Margin: The Long Way

Here we have the normal way to set your margins. I’ve set each at an arbitrary value, the important parts to take note of are the order and the fact that they’re all different. Both of these will affect the shorthand.

margin-top: 10px; margin-right: 11px; margin-bottom: 12px; margin-left: 13px;

Margin Shorthand

Declaring margins in shorthand is a pretty versatile technique that saves a lot of space no matter how you do it. Basically, you just throw all your values right in a row into the margin property.

margin: 10px 11px 12px 13px;

The order here is very important. To remember how this works, just think about a clock. It starts at the top and rotates clockwise, hitting each edge. First is margin-top, then margin-right, margin-bottom and margin-left.


Declaring all of the margin properties to be the same is even easier. If you only input one value, it will apply to every property. The code below will result in a 10px margin on every side.

margin: 10px;

Now, let’s say you really only have two different values you want to work with, meaning the top and bottom margins will have one value and the left and right will have another. By default, when you declare the shorthand top margin, the bottom will match and when you declare the shorthand right margin the left will match.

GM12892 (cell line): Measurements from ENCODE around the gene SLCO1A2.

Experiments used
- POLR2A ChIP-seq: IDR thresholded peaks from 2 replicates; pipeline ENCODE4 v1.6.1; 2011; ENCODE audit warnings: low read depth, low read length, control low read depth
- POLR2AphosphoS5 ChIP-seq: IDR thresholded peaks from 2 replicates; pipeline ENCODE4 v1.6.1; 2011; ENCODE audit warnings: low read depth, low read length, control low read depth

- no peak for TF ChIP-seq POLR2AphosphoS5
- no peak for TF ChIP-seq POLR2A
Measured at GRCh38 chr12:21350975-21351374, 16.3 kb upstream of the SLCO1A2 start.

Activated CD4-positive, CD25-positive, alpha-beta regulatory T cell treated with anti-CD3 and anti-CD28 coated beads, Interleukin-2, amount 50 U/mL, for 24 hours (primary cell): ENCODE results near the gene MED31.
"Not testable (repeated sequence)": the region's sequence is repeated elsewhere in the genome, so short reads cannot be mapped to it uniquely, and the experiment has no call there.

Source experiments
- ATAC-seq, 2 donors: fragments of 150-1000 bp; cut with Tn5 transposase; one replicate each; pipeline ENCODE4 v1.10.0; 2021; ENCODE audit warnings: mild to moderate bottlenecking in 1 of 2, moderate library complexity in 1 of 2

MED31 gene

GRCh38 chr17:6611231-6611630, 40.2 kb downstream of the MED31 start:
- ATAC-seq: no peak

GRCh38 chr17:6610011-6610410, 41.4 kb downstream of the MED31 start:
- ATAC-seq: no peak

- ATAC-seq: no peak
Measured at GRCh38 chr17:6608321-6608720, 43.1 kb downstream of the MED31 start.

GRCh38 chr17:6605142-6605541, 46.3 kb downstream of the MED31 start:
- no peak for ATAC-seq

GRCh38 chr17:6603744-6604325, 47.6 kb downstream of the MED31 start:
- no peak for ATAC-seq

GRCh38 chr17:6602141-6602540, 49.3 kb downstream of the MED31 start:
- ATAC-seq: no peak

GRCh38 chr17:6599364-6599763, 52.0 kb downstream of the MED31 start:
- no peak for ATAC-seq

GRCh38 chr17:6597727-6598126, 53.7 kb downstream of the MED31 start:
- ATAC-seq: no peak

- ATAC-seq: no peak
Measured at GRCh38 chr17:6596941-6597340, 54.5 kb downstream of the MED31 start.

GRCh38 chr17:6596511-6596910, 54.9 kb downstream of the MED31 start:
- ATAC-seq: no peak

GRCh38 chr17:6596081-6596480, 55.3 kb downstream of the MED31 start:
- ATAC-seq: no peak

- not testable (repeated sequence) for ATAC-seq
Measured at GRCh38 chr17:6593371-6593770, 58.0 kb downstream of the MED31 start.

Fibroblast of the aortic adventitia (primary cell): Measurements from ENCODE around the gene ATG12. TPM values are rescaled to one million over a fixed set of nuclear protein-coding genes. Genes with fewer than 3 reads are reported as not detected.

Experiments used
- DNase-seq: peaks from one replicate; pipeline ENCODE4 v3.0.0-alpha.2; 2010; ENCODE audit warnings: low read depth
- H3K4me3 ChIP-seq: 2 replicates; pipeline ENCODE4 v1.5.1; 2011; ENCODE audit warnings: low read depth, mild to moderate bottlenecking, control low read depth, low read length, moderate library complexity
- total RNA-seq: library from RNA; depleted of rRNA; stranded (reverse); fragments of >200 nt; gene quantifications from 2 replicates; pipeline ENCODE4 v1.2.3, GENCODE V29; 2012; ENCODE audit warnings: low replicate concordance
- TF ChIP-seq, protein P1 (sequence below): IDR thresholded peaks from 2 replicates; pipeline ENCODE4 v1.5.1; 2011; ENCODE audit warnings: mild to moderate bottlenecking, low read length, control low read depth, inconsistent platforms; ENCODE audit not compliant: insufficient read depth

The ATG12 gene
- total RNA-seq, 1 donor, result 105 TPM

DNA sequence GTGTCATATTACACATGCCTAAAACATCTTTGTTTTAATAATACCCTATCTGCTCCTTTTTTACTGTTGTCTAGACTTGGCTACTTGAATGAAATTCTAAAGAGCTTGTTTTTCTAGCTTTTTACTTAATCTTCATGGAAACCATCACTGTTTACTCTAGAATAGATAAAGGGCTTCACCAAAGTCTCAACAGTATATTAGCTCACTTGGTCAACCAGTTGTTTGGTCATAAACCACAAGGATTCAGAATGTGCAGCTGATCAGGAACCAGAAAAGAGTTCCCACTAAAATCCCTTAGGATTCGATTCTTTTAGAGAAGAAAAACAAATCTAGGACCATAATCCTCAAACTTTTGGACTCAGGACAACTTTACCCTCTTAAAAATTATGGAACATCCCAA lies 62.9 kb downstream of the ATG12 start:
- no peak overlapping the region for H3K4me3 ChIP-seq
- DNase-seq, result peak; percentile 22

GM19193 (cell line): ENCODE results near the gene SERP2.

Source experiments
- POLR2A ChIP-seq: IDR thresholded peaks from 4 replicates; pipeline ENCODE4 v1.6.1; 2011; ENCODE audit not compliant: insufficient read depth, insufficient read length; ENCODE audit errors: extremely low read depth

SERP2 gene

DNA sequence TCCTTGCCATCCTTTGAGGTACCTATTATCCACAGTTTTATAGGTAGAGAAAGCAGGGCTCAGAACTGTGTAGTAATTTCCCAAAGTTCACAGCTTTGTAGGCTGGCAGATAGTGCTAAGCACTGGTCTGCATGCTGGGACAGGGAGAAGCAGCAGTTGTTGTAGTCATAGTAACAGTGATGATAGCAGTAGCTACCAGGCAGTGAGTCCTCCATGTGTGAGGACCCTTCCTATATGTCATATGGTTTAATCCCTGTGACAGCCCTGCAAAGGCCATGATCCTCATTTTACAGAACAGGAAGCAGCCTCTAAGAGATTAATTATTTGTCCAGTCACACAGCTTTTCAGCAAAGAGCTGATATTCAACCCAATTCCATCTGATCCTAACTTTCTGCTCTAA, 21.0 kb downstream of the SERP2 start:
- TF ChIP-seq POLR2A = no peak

margin: 10px 20px;


This holds true when you declare three values as well. So the following code will set the top, right and bottom margin manually while the left is automatically grabbed from the right.

margin: 10px 20px; 30px;


Border: The Long Way

Border comes with three primary properties: width, style and color. These are written out individually as follows:

border-width: 2px; border-style: solid; border-color: red;

You can fudge the order of these properties a bit when switching to the shorthand version, but it’s best to keep it in this standard order to ensure complete compatibility.

Border Shorthand

Here is the shorthand version of these three border properties.

border: 2px solid red;

Another thing you can do with borders is declare each side of the border differently. Here we can see the shorthand border formatting still at work, just in each individually.

border-top: 2px solid red; border-right: 4px solid red; border-bottom: 8px solid red; border-left: 16px solid red;

Alternatively, you can target one of the three border properties and apply them in a clockwise fashion just like wed did with the margin shorthand. Notice how the second width declaration overrides the first.

The following will give us a solid red border that is 2px on the top, 4px on the right, 8 px on the bottom and 16px on the left.